In our professional, personal, and sociable worlds we interact with various entities throughout our day-to-day activity. We consider our relationships with entities on “our” side (i.e., having shared passions and common goals) as alliances or partnerships, and human relationships with entities on the “other” side (i.e., having inversely correlated passions or conflicting goals) as adversarial or competitive.

There may be relationships that are neither, but they are more likely to be obligatory in nature (e.g., with regulators). Alliances and partnerships are founded on a unique set of concepts that distinguish them from other styles of relationships. While the majority of these may seem common-sensical and obvious, it may be beneficial to list them down explicitly to serve as a checklist for building strong and sustainable partnerships, and as helpful information to avoid a few of its pitfalls.

1. Two-way exchange, based on give and take: Partnerships exemplify the old adage – it takes two hands to clap. Asymmetric partnerships, where one partner does all (or most) of the providing and the other does all (or most) of the taking are usually short-lived. For any relationship to be sustainable, the giving and the taking must remain commensurate or at least perceived to be so.

The conditions and conditions that form the foundation for a collaboration to define the type, quantum and scope of the give and take between companions, and as such may be taken to represent a social contract (if not a legal one). 2. Fair exchange of value: The terms of engagement in such sociable or legal collaboration contracts are grasping to represent a fair exchange of value between the partners. In formal agreements between governments, companies, and other organizations, such terms are spelled out in a document signed-off by both partners explicitly. In informal relationships such as friendships, romantic relationships etc. the terms are usually implicit and tacitly understood.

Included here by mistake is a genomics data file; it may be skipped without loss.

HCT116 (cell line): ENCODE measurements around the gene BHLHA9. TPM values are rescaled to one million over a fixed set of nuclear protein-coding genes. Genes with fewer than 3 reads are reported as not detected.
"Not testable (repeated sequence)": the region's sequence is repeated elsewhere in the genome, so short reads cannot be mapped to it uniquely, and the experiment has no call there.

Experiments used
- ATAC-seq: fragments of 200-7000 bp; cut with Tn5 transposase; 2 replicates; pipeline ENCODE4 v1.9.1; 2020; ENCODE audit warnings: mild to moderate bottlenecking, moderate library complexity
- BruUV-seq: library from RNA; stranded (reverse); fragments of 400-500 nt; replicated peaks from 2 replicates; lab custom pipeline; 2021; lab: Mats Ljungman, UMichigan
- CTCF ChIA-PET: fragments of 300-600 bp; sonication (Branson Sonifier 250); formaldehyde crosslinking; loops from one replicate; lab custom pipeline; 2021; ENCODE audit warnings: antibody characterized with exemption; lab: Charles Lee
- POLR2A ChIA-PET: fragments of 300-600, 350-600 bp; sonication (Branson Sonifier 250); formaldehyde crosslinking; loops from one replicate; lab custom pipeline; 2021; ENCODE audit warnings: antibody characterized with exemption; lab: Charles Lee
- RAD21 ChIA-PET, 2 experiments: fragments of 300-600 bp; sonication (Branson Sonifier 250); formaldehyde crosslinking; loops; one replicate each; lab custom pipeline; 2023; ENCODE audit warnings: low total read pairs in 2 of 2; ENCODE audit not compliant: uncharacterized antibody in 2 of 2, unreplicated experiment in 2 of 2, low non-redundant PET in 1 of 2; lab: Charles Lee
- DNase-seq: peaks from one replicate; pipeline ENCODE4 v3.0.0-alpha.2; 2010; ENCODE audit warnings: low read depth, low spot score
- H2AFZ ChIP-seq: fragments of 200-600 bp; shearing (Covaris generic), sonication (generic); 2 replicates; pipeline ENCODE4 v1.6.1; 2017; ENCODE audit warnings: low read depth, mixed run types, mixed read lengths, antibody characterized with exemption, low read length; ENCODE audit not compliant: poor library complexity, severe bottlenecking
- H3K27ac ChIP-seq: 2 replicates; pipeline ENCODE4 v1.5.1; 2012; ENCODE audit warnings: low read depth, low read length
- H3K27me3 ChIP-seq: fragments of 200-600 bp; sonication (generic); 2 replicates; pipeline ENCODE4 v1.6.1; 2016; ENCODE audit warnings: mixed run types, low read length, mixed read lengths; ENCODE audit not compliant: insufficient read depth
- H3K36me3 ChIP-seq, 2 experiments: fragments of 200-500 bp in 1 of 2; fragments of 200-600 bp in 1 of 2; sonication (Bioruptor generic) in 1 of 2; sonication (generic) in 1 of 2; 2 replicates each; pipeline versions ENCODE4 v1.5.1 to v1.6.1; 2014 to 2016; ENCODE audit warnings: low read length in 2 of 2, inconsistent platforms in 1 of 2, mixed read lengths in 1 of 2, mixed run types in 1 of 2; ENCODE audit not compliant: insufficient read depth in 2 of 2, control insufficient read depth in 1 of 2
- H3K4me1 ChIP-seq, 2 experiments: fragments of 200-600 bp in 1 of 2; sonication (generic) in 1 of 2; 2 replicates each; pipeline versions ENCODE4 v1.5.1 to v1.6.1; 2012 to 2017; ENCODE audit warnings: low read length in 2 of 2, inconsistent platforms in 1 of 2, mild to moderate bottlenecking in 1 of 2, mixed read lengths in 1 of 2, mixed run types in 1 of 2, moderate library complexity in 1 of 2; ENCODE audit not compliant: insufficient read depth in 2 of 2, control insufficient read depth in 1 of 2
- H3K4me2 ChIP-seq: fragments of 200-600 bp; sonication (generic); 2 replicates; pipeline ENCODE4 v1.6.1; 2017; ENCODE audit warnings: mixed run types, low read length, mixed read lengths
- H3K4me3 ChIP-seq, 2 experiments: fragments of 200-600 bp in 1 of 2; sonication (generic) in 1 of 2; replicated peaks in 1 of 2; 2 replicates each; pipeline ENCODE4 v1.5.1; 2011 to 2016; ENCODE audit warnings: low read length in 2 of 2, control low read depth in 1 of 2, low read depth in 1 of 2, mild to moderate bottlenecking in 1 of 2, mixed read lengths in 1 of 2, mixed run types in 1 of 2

However, disconnects can and do happen when these conditions are either not known by one of the companions or are interpreted in different ways. 3. Peer-to-peer, not master-slave: Because partnerships derive from engagement terms that represent a good exchange of value, partnerships are intrinsically relationships of equals, and neither part can honestly claim with an “upper hand” on the other. Quite often, one partner tends to be more prominent and drives the partnership hard. Traditionally, in the commercial world, customers have a tendency to drive their suppliers hard by leveraging their power of preference, just as in male dominated societies it is known as normal for husbands to dominate over their wives.

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Such tendencies rot the sustainability of the relationship and weaken it. In the most extreme cases, relationships in which one partner continuously and unreasonably dominates over the other may be termed “abusive”. 4. Commitment to continuity: Partnerships are built on commitments (by both partners) to common goals and distributed passions within the platform of the conditions of engagement.

Unless explicitly time-bound, such commitments are presumed to keep indefinitely. The principles in the above list are equally valid at organizational as well as individual levels, in professional, social, and personal contexts. When partnerships fail, it could invariably be due to violation of one or more of these principles. Alternatively, the most vibrant and fulfilling partnerships are finding to reach your goals on each count highly.